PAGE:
Guy Kewney has been remembered with fondness by the tech industry
The technology world has been mourning the death of one of its most influential writers, Guy Kewney.
Guy died aged 63 on 8 April after battling bowel and liver cancer.
He had been writing about technology since the 1970s, including long stints with publications such as PC Magazine and Personal Computer World.
He had blogged and tweeted about his illness and, in his final days, his daughter Lucy - herself a technology writer - took over his Facebook page.
She informed his 588 Facebook friends of his death with the simple words: Guy is gone.
On Facebook and Twitter, his many industry contacts remembered him with fondness.
In its tribute to him, technology news site The Register described him as "the man who made Britain love computers".
He was a regular contributor to BBC technology stories.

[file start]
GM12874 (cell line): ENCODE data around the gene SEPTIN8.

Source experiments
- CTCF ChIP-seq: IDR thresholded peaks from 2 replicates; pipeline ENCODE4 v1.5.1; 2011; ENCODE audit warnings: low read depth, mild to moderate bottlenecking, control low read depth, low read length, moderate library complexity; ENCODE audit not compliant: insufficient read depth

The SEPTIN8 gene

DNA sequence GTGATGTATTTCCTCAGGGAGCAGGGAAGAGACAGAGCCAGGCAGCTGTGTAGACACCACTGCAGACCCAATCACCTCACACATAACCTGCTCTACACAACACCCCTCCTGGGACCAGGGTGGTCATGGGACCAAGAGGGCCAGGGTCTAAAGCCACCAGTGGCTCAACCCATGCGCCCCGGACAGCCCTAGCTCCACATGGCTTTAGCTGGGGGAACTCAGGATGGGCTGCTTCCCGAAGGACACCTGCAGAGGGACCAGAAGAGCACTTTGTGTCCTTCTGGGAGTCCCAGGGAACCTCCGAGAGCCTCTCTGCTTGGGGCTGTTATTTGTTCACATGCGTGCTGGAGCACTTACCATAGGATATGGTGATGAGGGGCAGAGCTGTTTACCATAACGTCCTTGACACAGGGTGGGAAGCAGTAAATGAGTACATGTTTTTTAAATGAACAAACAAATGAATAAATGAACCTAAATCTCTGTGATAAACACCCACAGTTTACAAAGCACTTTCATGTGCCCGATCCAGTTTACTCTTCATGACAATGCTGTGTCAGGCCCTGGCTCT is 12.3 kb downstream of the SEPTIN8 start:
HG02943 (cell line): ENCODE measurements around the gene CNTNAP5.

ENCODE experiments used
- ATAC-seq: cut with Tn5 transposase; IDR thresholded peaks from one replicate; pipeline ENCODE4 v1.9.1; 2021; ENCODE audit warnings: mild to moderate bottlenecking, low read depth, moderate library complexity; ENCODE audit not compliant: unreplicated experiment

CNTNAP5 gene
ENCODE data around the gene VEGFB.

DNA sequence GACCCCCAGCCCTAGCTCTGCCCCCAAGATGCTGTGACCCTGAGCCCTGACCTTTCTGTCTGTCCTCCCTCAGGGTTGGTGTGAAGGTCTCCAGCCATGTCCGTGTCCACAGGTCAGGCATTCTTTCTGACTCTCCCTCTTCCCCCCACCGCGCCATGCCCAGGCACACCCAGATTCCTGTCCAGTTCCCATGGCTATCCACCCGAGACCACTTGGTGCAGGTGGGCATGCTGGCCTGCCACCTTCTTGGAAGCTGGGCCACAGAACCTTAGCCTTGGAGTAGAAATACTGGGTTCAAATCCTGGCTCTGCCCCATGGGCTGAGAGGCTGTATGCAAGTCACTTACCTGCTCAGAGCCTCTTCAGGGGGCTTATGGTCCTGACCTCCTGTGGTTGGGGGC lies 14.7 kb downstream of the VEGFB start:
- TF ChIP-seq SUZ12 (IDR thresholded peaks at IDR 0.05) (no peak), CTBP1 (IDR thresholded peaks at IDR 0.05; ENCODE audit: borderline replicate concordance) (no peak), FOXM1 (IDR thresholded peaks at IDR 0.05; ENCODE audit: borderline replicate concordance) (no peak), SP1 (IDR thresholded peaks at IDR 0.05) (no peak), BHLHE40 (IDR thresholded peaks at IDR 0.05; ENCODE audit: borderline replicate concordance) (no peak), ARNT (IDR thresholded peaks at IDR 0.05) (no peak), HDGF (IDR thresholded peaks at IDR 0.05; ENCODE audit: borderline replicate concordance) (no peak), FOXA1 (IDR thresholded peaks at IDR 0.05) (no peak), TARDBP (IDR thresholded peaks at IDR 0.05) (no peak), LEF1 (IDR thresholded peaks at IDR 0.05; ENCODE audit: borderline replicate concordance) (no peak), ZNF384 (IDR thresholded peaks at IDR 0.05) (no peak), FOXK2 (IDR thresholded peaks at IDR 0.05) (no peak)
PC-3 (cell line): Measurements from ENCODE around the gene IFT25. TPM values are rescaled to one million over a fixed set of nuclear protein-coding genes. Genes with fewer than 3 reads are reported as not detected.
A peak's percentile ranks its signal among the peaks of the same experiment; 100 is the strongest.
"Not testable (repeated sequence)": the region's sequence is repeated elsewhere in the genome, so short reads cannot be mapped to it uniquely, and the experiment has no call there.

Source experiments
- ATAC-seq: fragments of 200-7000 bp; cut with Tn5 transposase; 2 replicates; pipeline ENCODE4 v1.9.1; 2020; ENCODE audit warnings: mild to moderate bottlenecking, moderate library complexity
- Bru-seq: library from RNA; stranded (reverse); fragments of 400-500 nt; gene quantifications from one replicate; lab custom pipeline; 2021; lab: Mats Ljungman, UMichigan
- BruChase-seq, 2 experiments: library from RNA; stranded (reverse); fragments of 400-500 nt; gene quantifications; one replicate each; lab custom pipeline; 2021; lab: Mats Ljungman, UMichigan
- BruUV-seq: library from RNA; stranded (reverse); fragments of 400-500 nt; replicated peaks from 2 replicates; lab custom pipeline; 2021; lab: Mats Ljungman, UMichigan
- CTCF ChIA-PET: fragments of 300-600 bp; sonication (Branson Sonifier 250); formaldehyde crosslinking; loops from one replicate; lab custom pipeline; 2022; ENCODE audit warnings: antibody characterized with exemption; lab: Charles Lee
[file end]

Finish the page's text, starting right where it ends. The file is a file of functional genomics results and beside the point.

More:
Guy interviewed both Bill Gates and Steve Jobs before either was famous but his most infamous interview took place in 2006.
He was lined up to speak to the BBC News Channel about a legal wrangle between Apple and the Beatles case, but in a now famous blunder, a Congolese graduate - Guy Goma - who was waiting in the BBC lobby to be interviewed about a job as a data support cleanser - took his place live on TV.
The resulting interview has gone down in television history.
As well as paying tribute to his eccentricities and indomitable journalistic style, many of his friends and colleagues remember Guy's devotion to his family.
He is survived by his wife Mary and two daughters.